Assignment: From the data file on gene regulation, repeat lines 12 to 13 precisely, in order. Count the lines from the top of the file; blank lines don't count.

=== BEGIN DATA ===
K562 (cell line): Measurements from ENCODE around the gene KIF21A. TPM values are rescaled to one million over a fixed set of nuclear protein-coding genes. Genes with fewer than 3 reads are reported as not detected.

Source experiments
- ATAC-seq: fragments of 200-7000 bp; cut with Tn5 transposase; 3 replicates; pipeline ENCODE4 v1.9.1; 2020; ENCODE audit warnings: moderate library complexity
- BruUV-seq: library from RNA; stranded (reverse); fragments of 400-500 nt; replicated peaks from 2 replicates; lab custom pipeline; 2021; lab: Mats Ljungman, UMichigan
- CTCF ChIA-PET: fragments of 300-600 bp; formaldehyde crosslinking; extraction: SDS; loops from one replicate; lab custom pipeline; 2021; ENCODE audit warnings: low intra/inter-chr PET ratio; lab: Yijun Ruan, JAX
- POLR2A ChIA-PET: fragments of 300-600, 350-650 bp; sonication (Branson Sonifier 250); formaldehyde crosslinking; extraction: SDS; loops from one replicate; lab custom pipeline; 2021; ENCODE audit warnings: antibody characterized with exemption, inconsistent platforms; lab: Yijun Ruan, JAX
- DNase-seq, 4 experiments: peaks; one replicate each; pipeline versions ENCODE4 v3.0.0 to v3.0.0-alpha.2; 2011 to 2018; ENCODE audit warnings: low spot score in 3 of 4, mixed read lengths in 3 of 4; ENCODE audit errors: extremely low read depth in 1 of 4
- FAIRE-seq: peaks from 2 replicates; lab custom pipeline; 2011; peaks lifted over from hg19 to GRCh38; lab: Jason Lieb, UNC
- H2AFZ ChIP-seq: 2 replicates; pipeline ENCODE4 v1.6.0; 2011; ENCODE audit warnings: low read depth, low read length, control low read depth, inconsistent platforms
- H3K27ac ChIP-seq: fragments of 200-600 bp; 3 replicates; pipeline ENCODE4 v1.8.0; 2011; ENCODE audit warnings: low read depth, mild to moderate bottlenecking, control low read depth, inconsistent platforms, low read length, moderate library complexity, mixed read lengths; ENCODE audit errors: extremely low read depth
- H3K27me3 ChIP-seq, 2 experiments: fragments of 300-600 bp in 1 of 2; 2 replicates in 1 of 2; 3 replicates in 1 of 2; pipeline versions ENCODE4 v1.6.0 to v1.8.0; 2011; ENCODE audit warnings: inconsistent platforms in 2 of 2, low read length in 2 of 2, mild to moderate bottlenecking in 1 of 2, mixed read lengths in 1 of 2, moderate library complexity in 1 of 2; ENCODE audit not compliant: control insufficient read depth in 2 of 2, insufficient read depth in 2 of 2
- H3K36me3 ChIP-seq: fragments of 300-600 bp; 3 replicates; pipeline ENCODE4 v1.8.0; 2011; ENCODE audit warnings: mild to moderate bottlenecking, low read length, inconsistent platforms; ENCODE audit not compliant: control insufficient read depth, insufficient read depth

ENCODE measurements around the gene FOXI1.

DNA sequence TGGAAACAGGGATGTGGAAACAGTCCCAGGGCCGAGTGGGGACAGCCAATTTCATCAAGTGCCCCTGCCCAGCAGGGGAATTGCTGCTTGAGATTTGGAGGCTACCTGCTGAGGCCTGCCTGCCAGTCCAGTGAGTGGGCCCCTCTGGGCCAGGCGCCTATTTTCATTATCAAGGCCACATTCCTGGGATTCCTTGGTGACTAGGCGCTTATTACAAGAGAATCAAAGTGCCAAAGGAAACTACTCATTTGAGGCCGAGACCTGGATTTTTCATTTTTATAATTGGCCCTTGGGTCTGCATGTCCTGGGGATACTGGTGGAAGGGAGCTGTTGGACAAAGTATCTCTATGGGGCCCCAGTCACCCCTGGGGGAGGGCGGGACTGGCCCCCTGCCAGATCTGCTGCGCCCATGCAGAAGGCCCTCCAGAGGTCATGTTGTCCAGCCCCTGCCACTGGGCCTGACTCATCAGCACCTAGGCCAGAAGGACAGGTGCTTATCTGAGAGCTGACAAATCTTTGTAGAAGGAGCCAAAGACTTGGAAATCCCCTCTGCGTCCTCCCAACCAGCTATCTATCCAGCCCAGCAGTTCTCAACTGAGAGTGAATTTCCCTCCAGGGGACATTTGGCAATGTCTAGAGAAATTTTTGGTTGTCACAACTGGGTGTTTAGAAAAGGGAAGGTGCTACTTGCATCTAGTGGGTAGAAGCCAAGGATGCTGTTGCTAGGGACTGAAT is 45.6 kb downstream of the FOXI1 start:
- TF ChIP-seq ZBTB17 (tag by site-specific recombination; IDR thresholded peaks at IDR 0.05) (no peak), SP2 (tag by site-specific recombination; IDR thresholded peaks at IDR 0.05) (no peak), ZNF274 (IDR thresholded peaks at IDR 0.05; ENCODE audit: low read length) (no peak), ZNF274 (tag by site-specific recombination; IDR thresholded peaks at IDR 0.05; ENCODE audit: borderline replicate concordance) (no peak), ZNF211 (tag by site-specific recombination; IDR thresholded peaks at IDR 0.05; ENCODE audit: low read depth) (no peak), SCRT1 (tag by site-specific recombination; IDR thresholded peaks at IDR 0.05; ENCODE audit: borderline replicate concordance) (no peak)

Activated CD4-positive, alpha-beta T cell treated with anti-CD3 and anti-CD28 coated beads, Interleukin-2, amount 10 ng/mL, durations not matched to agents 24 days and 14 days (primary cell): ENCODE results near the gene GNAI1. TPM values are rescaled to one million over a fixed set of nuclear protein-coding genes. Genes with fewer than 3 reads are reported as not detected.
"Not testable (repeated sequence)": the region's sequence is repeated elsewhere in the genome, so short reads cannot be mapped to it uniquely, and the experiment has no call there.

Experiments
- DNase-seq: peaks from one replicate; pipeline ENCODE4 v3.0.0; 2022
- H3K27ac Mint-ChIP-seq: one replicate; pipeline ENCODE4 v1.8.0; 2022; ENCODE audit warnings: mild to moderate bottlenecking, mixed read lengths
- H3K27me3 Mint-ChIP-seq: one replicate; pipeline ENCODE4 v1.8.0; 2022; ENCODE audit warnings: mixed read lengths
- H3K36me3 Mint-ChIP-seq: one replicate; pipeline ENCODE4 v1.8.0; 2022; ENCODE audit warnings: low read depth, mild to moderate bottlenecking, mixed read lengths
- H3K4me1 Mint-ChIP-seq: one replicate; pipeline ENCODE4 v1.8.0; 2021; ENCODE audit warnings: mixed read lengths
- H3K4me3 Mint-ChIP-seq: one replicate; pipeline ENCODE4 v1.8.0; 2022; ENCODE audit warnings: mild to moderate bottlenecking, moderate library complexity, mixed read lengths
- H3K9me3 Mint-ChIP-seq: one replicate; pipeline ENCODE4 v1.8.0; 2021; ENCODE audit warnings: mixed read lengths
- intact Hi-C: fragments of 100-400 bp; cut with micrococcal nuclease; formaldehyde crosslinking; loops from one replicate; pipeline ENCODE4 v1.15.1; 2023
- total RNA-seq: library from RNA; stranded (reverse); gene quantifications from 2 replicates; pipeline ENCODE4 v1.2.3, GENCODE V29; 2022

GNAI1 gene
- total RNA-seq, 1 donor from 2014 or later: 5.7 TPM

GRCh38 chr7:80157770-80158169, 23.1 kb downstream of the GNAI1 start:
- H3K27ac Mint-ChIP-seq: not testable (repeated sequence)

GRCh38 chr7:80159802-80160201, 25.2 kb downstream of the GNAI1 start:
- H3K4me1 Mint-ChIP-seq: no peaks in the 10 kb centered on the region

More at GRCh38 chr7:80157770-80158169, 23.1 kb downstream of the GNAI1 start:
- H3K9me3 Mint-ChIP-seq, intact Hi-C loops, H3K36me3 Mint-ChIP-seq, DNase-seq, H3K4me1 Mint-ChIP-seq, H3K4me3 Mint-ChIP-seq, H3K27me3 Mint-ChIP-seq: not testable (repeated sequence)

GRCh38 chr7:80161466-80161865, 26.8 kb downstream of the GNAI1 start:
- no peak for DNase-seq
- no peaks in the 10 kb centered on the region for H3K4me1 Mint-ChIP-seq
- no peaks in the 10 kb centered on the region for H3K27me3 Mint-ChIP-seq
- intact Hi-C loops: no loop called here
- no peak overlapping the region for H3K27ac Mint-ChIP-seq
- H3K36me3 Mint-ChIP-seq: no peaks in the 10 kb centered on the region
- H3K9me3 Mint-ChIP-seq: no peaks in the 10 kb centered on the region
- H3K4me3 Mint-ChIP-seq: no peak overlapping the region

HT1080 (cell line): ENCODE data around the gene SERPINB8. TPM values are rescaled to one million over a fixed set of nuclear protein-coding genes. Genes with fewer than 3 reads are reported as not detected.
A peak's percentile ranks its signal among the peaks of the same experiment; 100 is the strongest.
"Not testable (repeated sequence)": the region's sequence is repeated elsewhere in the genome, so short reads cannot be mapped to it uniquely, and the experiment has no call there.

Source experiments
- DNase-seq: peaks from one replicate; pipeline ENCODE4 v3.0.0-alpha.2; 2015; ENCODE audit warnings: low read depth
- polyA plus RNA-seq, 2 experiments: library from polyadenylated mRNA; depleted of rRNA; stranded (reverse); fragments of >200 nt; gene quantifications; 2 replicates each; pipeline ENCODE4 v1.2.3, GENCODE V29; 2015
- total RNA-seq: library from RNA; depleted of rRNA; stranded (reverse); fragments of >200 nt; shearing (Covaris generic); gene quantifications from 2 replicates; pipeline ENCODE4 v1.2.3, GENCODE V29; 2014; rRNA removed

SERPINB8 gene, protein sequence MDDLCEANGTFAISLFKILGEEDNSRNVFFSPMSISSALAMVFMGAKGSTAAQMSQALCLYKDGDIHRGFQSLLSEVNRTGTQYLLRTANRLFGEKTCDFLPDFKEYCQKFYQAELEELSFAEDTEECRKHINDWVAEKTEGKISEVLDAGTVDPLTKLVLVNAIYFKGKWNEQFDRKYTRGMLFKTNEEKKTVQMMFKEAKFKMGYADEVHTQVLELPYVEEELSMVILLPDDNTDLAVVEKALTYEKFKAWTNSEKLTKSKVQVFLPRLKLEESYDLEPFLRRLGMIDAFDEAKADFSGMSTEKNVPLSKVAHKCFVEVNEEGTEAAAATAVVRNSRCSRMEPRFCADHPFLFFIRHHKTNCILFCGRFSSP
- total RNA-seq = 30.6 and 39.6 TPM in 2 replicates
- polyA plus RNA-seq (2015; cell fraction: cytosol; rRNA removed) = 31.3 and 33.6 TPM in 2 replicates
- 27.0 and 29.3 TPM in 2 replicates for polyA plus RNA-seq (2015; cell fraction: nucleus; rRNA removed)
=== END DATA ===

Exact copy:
- H3K36me3 ChIP-seq: fragments of 300-600 bp; 3 replicates; pipeline ENCODE4 v1.8.0; 2011; ENCODE audit warnings: mild to moderate bottlenecking, low read length, inconsistent platforms; ENCODE audit not compliant: control insufficient read depth, insufficient read depth

ENCODE measurements around the gene FOXI1.